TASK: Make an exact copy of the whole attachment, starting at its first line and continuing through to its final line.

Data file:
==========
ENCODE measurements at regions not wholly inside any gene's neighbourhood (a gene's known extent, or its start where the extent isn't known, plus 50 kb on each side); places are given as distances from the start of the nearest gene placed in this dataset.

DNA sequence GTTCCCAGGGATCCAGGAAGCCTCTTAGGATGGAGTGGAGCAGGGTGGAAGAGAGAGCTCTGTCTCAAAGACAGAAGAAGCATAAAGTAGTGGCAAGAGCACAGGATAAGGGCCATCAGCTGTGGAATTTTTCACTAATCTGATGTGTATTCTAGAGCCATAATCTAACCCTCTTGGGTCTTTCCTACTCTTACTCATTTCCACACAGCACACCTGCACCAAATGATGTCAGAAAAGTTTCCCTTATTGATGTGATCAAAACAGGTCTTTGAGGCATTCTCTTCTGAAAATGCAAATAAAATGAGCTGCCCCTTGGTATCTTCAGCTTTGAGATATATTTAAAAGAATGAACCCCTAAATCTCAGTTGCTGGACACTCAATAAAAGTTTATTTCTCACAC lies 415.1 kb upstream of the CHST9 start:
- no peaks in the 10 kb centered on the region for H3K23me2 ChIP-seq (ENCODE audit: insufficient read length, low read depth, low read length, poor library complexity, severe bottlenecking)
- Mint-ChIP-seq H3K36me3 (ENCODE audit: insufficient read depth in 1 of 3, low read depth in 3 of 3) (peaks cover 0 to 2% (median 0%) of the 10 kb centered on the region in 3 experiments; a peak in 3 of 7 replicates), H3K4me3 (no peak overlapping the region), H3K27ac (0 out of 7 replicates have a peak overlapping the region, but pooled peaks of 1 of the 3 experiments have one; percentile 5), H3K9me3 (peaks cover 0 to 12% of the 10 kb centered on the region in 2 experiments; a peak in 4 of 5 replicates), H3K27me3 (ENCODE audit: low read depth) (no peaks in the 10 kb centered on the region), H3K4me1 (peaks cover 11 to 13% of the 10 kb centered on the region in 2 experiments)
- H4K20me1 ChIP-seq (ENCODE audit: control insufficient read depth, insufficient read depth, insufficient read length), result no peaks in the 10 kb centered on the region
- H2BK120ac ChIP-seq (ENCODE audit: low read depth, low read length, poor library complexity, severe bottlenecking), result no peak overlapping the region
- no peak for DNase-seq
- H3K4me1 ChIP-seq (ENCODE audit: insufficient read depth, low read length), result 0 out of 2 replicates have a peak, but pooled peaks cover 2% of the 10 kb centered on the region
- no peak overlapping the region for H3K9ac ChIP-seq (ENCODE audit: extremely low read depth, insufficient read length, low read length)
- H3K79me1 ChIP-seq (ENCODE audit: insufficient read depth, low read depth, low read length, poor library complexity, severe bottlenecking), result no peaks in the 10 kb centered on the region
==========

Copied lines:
ENCODE measurements at regions not wholly inside any gene's neighbourhood (a gene's known extent, or its start where the extent isn't known, plus 50 kb on each side); places are given as distances from the start of the nearest gene placed in this dataset.

DNA sequence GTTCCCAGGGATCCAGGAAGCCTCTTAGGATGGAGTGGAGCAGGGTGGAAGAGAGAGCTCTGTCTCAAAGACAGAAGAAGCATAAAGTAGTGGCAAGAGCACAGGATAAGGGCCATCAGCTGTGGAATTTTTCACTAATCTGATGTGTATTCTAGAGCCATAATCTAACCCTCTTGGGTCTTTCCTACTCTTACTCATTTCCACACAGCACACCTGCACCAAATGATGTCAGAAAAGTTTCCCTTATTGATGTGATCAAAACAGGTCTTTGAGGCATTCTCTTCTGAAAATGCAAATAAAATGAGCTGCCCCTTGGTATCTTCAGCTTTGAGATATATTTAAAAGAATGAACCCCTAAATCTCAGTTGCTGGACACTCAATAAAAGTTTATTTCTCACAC lies 415.1 kb upstream of the CHST9 start:
- no peaks in the 10 kb centered on the region for H3K23me2 ChIP-seq (ENCODE audit: insufficient read length, low read depth, low read length, poor library complexity, severe bottlenecking)
- Mint-ChIP-seq H3K36me3 (ENCODE audit: insufficient read depth in 1 of 3, low read depth in 3 of 3) (peaks cover 0 to 2% (median 0%) of the 10 kb centered on the region in 3 experiments; a peak in 3 of 7 replicates), H3K4me3 (no peak overlapping the region), H3K27ac (0 out of 7 replicates have a peak overlapping the region, but pooled peaks of 1 of the 3 experiments have one; percentile 5), H3K9me3 (peaks cover 0 to 12% of the 10 kb centered on the region in 2 experiments; a peak in 4 of 5 replicates), H3K27me3 (ENCODE audit: low read depth) (no peaks in the 10 kb centered on the region), H3K4me1 (peaks cover 11 to 13% of the 10 kb centered on the region in 2 experiments)
- H4K20me1 ChIP-seq (ENCODE audit: control insufficient read depth, insufficient read depth, insufficient read length), result no peaks in the 10 kb centered on the region
- H2BK120ac ChIP-seq (ENCODE audit: low read depth, low read length, poor library complexity, severe bottlenecking), result no peak overlapping the region
- no peak for DNase-seq
- H3K4me1 ChIP-seq (ENCODE audit: insufficient read depth, low read length), result 0 out of 2 replicates have a peak, but pooled peaks cover 2% of the 10 kb centered on the region
- no peak overlapping the region for H3K9ac ChIP-seq (ENCODE audit: extremely low read depth, insufficient read length, low read length)
- H3K79me1 ChIP-seq (ENCODE audit: insufficient read depth, low read depth, low read length, poor library complexity, severe bottlenecking), result no peaks in the 10 kb centered on the region